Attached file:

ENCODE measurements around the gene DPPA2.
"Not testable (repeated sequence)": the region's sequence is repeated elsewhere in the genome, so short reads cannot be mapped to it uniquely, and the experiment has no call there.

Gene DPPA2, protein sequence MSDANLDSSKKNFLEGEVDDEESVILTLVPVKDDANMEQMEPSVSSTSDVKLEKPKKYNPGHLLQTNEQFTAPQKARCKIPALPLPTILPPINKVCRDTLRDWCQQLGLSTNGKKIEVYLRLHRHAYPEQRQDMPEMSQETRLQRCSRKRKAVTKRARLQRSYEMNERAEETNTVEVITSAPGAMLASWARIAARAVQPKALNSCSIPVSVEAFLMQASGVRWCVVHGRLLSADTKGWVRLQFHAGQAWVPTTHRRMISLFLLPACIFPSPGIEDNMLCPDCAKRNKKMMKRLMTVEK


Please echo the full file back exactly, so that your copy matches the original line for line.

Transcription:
ENCODE measurements around the gene DPPA2.
"Not testable (repeated sequence)": the region's sequence is repeated elsewhere in the genome, so short reads cannot be mapped to it uniquely, and the experiment has no call there.

Gene DPPA2, protein sequence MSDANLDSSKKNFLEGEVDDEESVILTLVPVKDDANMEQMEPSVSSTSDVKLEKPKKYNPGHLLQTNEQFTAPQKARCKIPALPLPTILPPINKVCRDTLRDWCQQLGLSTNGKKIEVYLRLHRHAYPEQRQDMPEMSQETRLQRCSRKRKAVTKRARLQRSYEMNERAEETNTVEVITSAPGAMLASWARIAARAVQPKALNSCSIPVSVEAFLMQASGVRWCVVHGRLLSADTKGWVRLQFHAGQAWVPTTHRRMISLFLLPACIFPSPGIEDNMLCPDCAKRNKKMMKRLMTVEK